Nye County Commissioners Tuesday sent revisions to the Pahrump master plan back to the Pahrump Regional Planning Commission with orders to bring it back in 75 days.
County Commissioner Butch Borasky even suggested scrapping the revisions completely.
A seven-member master plan update steering committee began revising the 2003 Pahrump master plan in monthly meetings that began over three years ago, in February 2011. The RPC adopted the plan on May 1.
“If I had my way I’d throw the whole thing out. I don’t know why we’re doing this and spending taxpayer money and change everything and it just pisses people off,” Borasky said.
Borasky said the average person may not understand the master plan. He questioned the need to change the master plan.
“You’re changing people’s lives, the value of their property when you put in a different category and a lot of people have a lot of plans and spent a lot of money in this valley with what their future hopes and dreams will be,” he said.
County Commission Chairman Dan Schinhofen said state law requires a master plan to be reviewed every five years but doesn’t require changes.
“I agree we don’t need to do all of this. I don’t think we need all of those changes but we have to look at it. That’s why we looked at it. There are a lot of changes but I certainly would like to see this done, we’re going on four years,” Schinhofen said.
Nye County Planning Director Darrell Lacy said the old master plan had a lot of shortcomings and needed changes to meet the needs of the community, like addressing the limited water resources and the lack of water and sewer infrastructure on some lots.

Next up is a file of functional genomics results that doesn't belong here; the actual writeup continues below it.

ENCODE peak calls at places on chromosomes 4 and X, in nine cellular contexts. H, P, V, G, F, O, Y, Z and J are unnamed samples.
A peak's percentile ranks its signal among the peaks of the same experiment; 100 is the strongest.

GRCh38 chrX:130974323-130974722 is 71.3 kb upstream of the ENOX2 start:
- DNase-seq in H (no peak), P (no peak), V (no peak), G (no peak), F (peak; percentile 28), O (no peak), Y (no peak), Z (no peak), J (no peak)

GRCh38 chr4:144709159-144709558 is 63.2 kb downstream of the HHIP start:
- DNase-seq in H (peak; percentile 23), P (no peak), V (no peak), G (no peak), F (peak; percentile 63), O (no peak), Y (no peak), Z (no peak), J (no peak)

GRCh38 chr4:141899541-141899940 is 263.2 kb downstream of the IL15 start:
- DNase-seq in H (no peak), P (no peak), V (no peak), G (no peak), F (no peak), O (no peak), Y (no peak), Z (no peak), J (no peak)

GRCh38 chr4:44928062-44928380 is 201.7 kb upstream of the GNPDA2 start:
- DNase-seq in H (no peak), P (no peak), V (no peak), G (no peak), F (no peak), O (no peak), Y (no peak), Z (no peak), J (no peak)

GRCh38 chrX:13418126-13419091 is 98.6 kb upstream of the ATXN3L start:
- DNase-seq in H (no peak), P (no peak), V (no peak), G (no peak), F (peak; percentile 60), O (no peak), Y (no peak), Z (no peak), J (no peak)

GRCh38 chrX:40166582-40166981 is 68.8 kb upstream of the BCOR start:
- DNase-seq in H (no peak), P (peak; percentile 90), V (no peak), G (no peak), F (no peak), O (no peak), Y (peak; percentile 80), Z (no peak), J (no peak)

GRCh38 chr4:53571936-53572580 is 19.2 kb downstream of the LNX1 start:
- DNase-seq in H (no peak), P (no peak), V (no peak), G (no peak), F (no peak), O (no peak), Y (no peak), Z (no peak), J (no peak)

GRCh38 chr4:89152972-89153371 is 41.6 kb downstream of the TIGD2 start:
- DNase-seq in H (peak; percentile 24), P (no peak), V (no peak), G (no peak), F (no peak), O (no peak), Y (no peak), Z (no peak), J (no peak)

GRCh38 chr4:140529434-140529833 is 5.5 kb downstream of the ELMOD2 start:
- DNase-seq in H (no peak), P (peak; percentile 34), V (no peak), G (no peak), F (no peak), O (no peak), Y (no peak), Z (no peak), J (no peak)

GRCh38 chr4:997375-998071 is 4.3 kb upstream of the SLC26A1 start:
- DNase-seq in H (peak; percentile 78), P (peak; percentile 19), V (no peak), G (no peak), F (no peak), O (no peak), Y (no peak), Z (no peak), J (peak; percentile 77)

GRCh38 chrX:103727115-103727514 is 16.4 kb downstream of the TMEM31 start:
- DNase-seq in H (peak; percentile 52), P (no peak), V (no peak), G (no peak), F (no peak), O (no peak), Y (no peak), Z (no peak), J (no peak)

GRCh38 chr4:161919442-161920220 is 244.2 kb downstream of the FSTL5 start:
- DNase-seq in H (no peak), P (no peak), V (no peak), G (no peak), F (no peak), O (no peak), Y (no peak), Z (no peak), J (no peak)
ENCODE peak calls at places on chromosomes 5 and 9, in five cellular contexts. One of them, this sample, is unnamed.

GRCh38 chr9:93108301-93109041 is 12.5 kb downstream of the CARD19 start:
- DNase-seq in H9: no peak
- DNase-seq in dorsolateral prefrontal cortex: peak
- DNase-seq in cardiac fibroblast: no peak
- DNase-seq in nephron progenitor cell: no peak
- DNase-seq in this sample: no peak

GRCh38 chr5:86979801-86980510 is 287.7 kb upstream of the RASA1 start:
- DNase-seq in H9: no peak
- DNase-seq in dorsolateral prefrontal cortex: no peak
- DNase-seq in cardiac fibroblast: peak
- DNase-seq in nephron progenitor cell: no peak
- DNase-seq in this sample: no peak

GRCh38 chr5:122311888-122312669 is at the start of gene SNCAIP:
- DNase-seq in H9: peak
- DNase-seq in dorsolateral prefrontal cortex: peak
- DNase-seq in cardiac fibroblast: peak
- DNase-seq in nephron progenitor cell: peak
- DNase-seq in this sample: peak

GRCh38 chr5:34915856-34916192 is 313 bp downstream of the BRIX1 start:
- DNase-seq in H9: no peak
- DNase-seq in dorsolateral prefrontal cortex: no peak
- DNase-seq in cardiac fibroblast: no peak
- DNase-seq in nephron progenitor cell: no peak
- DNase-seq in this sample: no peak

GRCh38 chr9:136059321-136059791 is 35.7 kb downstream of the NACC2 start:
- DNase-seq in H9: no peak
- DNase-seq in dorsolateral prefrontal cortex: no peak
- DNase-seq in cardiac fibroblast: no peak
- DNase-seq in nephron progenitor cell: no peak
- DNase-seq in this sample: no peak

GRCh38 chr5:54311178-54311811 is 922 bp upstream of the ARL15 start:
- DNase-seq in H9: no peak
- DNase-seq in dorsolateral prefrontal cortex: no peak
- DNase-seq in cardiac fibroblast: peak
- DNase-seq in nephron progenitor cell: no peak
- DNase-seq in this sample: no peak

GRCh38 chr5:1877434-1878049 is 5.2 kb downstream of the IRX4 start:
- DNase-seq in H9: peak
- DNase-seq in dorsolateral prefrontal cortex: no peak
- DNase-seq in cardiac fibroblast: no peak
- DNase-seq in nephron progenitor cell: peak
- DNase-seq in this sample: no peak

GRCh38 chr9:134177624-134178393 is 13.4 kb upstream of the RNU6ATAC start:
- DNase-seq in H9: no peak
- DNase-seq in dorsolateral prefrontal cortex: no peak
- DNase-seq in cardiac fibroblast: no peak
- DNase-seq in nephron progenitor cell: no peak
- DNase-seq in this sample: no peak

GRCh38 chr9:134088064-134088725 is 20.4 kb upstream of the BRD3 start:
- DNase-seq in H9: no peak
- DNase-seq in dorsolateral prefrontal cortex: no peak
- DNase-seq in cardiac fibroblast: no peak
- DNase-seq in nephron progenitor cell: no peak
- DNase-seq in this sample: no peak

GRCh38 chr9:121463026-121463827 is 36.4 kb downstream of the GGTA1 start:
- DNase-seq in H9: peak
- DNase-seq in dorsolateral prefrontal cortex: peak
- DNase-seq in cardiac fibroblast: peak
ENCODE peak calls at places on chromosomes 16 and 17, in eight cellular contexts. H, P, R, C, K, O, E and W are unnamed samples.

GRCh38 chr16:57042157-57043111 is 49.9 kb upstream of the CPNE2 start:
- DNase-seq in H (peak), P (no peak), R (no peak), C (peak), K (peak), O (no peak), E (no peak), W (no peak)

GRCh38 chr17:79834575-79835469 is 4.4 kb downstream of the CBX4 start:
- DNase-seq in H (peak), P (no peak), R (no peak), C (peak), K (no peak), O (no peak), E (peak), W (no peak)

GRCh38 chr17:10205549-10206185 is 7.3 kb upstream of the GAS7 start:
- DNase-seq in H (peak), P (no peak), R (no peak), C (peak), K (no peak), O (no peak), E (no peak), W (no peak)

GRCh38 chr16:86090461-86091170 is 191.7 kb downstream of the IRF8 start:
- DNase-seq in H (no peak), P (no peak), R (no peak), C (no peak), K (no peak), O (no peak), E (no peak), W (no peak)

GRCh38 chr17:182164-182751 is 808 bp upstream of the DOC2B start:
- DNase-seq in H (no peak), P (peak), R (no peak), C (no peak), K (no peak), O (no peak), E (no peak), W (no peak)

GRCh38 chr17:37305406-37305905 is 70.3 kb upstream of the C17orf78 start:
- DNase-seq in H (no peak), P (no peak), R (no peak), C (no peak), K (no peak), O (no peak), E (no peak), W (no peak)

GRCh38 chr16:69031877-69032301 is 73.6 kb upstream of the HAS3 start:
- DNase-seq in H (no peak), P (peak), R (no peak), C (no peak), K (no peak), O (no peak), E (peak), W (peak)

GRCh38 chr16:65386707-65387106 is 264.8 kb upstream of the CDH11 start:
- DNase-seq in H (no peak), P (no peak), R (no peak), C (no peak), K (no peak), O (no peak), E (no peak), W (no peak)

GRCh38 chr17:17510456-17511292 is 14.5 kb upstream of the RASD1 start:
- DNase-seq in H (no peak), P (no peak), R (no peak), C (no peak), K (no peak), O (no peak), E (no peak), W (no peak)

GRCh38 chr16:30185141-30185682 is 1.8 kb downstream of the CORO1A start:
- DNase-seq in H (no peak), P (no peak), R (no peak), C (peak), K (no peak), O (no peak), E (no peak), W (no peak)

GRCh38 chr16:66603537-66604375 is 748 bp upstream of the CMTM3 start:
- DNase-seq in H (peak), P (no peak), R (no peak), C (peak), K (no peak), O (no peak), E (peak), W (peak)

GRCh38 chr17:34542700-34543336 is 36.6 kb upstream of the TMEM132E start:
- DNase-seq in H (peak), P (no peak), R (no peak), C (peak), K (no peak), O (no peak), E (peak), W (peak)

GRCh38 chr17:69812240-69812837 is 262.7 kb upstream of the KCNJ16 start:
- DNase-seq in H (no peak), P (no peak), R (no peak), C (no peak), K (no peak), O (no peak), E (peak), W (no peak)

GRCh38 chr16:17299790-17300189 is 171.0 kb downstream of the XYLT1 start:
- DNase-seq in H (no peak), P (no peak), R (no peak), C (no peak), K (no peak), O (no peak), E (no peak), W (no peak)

Commissioner Lorinda Wichman thought Lacy was acting before a state agency required the county to take action.
“What you are doing is controlling the sage grouse before the sage grouse are endangered. It’s the same concept. You can’t put those things in place before the agency in charge has made those decisions,” Wichman said.
RPC Chairman John Koenig again emphasized the master plan revision is not zoning.
“There’s no nefarious plan to change the zoning in the future because we’re adopting a master plan,” Koenig said. Instead it’s merely a plan of how they want Pahrump to look in the future, he said.
“We need it done. it’s holding up things. People want to make changes, they can’t because it doesn’t fit anymore,” Koenig said.
Nye County Planner Cheryl Beeman said there’s some scrivener’s errors that have to be cleaned up in the document.
“I have a list of customers that would like their land use designation stay the same,” said Bill Clark, 200 E. Mesquite Ave. Other potential developers in the audience declined to speak.
Wichman had a problem with wording from county planning staff that if adopted the revised master plan requires parcel owners to rezone the property.
“Simply stated that’s horse shit,” Wichman said.
But Beeman said that’s only an option if for example someone had property designated for rural development that was changed in the master plan to commercial development and they wanted to take advantage of being allowed higher density development they could rezone the property themselves.
“You’ll want to rephrase that. A lot of the confusion and heartache that is brought before us is because of that explanation,” Wichman said.
Beeman said the master plan needs to take into account the available natural resources in land use planning and the population that the natural resources can support.